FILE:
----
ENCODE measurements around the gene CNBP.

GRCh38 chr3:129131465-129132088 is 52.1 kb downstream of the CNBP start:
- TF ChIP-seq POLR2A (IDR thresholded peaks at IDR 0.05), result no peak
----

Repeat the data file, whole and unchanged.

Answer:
ENCODE measurements around the gene CNBP.

GRCh38 chr3:129131465-129132088 is 52.1 kb downstream of the CNBP start:
- TF ChIP-seq POLR2A (IDR thresholded peaks at IDR 0.05), result no peak